Archive for December, 2012
As the founder of the consulting firm Asset Building Strategies (ABS), Heather McCulloch, notes in her primer “Asset Building 101,” “Income enables families to get by. Assets enable them to weather financial crises, invest in their children and their community, plan for a secure retirement, and pass resources on to future generations.”
Assets, as you probably already know, can be anything from cash savings to home equity, and as you probably also know, it’s really important for your financial health to have them. But it might seem strange to talk about asset building for people who are experiencing homelessness or who are at risk of falling into homelessness, as they tend to have few, if any, assets.
Nonetheless, in many instances asset building can be an effective tool for preventing or shortening the length of an episode of homelessness. That’s because of the opportunities that assets provide for banking, for business and for home ownership.
Asset building can serve as an effective intervention:
- When someone’s inadequate financial literacy (poor budgeting or a poor understanding of credit and financial instruments) leads to an episode of homelessness; and
- When someone is unable to open bank accounts due to poor credit and/or a lack of a physical address (a situation that could worsen if the individual must resort to costly check-cashing venues for financial transactions).
Obviously, that’s far from an exhaustive list. There are many other of cases in which asset building can come in handy, and you can learn about them on Wednesday, December 5, when the National Alliance to End Homelessness hosts, “Asset Building and Financial Literacy for Populations Experiencing Homelessness.”
This webinar will explore how Louisville, Ky., and Seattle, two members of a coalition of municipal governments committed to improving the financial health of their residents (Cities for Financial Empowerment), are working to incorporate asset building and financial literacy components into their homeless service delivery systems.
The webinar also will cover policy recommendations by the CFED (Corporation for Enterprise Development)for more effectively integrating these initiatives into service delivery.
Speakers will include:
- Tina Lentz, Executive Administrator of Louisville Metro Community Services and Revitalization;
- Jerry DeGrieck, Senior Policy Advisor to Seattle Mayor Mike McGinn; and
- Edward SanFilippo, Economic Development Policy Fellow at NAEH.
Please consider participating in the webinar on Wednesday. You can register here.
Image courtesy of www.sweetclipart.com.
In July, The White House recognized Frank Cirillo, Director of the Mercer County Board of Social Services (MCBOSS) in Trenton, NJ as a “Champion of Change” for his work on ending family homelessness. It was well deserved recognition.
Cirillo’s agency, which administers the Temporary Assistance to Needy Families (TANF) program, has taken a leadership role in the effort to end family homelessness in Mercer County. The agency’s efforts have paid off. Over a two year period, the number of families experiencing homelessness on any given day in Cirillo’s county decreased by 20 percent. The number of families receiving a motel voucher because they had nowhere else to stay declined by 66 percent.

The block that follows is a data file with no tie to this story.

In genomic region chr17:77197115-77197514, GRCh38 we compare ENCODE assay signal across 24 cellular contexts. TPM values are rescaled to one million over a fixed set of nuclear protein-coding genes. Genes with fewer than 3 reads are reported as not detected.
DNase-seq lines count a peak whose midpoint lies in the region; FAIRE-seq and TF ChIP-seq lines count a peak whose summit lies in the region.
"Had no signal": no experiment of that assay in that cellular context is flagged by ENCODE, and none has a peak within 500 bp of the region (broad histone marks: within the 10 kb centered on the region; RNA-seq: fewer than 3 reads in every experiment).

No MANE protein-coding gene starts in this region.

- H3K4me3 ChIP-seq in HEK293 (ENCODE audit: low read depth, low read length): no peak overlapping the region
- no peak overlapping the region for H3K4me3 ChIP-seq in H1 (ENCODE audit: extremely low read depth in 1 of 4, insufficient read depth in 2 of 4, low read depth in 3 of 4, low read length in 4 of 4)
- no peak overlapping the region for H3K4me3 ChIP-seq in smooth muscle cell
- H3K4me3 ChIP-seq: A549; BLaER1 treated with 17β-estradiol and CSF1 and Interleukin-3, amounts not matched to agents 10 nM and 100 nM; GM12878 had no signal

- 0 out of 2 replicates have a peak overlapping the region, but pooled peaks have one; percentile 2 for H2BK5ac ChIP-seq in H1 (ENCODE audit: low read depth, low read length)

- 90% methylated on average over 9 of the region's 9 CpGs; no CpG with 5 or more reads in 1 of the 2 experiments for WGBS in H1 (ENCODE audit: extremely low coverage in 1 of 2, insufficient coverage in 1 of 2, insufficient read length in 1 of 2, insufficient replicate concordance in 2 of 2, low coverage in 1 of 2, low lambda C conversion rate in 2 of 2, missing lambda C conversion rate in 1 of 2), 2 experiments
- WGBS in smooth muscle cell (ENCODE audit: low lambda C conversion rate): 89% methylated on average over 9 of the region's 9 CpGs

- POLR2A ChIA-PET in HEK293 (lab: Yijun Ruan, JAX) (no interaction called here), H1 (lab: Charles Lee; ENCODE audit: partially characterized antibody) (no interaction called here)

How did this happen? It happened because this TANF agency and its partners focused on helping families in the Mercer County homeless service system exit homelessness faster by providing:
- Temporary rental assistance;
- Help negotiating with area landlords;
- Assistance finding employment; and
- Supportive Services.
When families move out of homelessness faster, the numbers of families in shelters each day decline. That means that the county doesn’t need to rely as heavily on motels when shelters are full. This strategy can free up funding, which can be used to help families move back into housing.
Leaders of the TANF agency were so pleased with the results that they decided to expand rapid rehousing capacity in the community by creating an in-house rapid re-housing unit. The agency staff of this unit help families look for housing in the community, negotiate with landlords (often achieving rent reductions), and ensure that families access employment services, so they can transition from temporary rental assistance to paying their rent independently.
It was the work of homeless advocates that led TANF leaders to make this investment in rapid re-housing. The Mercer Alliance to End Homelessness engaged TANF agency leaders and other local funders in an exploration of how the county’s homeless assistance system could be improved, which led to a commitment by funders to supporting rapid re-housing.
On Thursday, December 6 at 3 p.m. EST, the National Alliance to End Homelessness will host a webinar that will explore how homeless advocates and service providers are effectively partnering with TANF leaders in their communities to promote rapid re-housing.
The webinar will explore the rapid re-housing models in use in three communities and how the local leaders on homelessness successfully built partnerships with their local TANF agency leaders to rapidly re-house families.
Speakers will include:
- Herb Levine of the Mercer Alliance to End Homelessness
- Michelle Flynn of The Road Home in Salt Lake City, and
- Greg Morris of CATCH, Inc. in Boise.
Please consider participating in the webinar on Thursday. You can register here.